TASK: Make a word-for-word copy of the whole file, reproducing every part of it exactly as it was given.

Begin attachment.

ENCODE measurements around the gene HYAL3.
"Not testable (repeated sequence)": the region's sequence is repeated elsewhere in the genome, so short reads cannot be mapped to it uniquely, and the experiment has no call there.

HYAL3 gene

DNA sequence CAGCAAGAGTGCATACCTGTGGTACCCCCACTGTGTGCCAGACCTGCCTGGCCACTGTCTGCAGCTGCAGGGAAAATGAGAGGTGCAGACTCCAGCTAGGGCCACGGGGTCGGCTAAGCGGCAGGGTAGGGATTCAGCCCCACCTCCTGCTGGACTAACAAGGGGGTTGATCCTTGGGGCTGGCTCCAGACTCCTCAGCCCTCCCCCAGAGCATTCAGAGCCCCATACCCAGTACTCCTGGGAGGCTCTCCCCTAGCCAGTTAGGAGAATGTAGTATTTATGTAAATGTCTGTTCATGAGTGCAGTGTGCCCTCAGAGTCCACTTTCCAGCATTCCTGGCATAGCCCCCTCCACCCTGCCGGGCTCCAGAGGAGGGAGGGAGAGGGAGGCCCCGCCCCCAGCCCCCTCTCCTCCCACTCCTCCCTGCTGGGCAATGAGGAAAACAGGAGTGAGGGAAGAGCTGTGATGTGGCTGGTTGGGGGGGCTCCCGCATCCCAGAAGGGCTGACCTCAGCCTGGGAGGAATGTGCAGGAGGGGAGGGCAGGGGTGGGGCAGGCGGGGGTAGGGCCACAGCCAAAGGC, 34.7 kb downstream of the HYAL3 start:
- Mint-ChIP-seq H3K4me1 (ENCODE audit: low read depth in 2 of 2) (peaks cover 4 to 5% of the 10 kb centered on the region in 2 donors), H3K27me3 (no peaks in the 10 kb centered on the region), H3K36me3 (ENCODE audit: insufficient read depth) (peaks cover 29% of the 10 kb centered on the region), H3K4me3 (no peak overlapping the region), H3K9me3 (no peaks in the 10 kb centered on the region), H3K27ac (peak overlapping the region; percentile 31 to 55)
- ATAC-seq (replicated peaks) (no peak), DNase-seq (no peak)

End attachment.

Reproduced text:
ENCODE measurements around the gene HYAL3.
"Not testable (repeated sequence)": the region's sequence is repeated elsewhere in the genome, so short reads cannot be mapped to it uniquely, and the experiment has no call there.

HYAL3 gene

DNA sequence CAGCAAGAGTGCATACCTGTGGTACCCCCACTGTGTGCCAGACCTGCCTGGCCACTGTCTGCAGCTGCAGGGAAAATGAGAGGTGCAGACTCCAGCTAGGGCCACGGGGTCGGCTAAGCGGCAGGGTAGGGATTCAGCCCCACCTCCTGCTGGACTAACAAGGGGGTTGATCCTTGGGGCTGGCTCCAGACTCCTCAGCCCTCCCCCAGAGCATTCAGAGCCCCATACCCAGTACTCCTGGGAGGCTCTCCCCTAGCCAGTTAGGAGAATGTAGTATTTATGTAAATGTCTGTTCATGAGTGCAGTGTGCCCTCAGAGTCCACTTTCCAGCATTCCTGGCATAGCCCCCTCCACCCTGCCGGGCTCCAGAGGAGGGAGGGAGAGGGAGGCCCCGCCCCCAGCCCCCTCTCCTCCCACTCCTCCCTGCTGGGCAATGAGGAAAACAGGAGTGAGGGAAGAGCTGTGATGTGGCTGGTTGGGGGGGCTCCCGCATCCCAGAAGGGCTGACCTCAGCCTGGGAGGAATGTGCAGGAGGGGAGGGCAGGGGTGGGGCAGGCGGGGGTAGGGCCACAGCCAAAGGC, 34.7 kb downstream of the HYAL3 start:
- Mint-ChIP-seq H3K4me1 (ENCODE audit: low read depth in 2 of 2) (peaks cover 4 to 5% of the 10 kb centered on the region in 2 donors), H3K27me3 (no peaks in the 10 kb centered on the region), H3K36me3 (ENCODE audit: insufficient read depth) (peaks cover 29% of the 10 kb centered on the region), H3K4me3 (no peak overlapping the region), H3K9me3 (no peaks in the 10 kb centered on the region), H3K27ac (peak overlapping the region; percentile 31 to 55)
- ATAC-seq (replicated peaks) (no peak), DNase-seq (no peak)